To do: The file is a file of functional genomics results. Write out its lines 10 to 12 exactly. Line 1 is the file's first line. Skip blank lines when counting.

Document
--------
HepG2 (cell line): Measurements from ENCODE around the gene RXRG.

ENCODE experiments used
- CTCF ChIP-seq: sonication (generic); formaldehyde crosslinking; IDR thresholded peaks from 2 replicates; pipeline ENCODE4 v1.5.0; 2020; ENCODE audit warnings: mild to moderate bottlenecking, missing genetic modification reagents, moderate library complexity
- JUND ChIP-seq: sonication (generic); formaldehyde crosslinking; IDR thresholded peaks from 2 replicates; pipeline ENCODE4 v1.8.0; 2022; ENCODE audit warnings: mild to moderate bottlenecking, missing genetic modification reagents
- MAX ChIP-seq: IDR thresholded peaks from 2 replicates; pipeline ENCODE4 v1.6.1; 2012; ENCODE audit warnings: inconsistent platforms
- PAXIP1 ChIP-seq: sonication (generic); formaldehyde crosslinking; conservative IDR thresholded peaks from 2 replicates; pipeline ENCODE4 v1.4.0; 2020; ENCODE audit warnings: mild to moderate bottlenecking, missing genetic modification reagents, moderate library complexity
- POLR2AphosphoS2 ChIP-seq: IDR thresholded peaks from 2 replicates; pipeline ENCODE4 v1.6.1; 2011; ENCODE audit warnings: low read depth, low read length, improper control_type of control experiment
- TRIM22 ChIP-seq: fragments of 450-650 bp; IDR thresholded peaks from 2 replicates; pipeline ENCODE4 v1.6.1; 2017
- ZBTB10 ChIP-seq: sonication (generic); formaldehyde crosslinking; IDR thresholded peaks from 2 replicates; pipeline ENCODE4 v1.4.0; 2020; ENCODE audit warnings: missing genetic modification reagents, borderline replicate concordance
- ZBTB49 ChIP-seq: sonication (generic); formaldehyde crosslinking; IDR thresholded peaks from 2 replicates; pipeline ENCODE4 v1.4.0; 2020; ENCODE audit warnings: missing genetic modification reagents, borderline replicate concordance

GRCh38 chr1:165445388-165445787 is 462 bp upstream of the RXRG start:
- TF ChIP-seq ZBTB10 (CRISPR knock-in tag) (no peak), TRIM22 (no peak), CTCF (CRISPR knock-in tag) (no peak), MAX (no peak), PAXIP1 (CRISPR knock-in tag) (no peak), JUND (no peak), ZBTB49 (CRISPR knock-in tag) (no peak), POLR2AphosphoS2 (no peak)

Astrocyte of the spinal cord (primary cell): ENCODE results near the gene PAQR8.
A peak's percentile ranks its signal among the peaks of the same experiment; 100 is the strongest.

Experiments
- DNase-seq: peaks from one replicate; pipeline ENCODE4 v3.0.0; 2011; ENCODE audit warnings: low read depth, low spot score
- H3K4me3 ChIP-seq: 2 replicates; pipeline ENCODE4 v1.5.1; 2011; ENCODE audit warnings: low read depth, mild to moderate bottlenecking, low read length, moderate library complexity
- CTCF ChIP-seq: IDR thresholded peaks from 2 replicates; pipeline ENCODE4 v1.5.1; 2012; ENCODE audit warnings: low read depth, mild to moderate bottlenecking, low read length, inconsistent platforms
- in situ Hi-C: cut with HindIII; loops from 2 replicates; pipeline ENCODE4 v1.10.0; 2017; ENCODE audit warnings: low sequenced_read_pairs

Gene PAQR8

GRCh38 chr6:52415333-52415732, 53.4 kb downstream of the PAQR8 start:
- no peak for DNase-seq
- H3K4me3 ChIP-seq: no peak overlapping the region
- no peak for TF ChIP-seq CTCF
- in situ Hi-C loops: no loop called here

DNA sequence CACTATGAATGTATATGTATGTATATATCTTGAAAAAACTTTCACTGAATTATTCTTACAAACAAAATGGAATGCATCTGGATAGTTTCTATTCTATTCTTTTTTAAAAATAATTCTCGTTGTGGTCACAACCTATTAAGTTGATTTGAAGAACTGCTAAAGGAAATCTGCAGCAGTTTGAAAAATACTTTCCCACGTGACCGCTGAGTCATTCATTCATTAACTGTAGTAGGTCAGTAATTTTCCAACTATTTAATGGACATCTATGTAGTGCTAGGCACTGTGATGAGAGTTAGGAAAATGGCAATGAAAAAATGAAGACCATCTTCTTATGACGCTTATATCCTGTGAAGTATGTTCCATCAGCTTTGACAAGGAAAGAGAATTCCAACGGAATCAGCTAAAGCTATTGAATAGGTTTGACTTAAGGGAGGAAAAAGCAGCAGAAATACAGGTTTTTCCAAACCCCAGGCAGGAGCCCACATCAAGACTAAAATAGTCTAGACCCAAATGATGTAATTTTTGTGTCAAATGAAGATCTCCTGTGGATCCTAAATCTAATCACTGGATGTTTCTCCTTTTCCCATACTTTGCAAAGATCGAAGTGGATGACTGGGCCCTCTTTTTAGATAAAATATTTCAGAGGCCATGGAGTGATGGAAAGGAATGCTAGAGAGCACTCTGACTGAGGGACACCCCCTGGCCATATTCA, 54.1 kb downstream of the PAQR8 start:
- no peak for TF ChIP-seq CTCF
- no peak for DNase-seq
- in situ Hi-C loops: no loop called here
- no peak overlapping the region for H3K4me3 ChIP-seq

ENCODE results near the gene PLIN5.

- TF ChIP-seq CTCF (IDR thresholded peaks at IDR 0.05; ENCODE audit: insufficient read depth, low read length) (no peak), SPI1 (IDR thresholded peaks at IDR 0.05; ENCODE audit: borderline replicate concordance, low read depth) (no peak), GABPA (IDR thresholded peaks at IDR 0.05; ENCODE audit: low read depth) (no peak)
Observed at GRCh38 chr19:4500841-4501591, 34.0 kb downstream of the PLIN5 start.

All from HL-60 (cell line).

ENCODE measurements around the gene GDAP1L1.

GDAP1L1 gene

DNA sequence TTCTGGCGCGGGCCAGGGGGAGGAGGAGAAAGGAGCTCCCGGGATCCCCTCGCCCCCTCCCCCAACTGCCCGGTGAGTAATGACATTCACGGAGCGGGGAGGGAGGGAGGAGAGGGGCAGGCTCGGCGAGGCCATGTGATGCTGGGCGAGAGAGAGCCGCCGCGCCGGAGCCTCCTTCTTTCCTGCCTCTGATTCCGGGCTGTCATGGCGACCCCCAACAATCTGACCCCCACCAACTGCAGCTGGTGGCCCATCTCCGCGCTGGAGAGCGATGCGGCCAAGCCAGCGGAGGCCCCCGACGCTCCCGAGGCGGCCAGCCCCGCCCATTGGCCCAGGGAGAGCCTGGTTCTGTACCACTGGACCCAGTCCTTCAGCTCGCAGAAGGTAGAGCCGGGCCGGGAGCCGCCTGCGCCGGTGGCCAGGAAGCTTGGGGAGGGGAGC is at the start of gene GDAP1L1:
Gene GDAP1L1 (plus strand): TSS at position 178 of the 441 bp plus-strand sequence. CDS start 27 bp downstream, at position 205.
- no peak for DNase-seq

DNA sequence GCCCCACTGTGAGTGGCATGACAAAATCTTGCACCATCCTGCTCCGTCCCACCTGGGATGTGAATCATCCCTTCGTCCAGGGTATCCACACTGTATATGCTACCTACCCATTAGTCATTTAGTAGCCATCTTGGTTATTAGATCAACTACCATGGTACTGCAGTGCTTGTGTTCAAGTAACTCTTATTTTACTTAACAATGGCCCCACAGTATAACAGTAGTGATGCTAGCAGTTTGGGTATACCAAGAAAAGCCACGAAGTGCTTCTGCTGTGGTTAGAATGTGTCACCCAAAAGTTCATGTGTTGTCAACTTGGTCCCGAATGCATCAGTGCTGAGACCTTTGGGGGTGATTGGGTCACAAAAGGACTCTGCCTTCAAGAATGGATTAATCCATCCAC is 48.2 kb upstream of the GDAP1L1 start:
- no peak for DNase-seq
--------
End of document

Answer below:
- ZBTB49 ChIP-seq: sonication (generic); formaldehyde crosslinking; IDR thresholded peaks from 2 replicates; pipeline ENCODE4 v1.4.0; 2020; ENCODE audit warnings: missing genetic modification reagents, borderline replicate concordance

GRCh38 chr1:165445388-165445787 is 462 bp upstream of the RXRG start:
- TF ChIP-seq ZBTB10 (CRISPR knock-in tag) (no peak), TRIM22 (no peak), CTCF (CRISPR knock-in tag) (no peak), MAX (no peak), PAXIP1 (CRISPR knock-in tag) (no peak), JUND (no peak), ZBTB49 (CRISPR knock-in tag) (no peak), POLR2AphosphoS2 (no peak)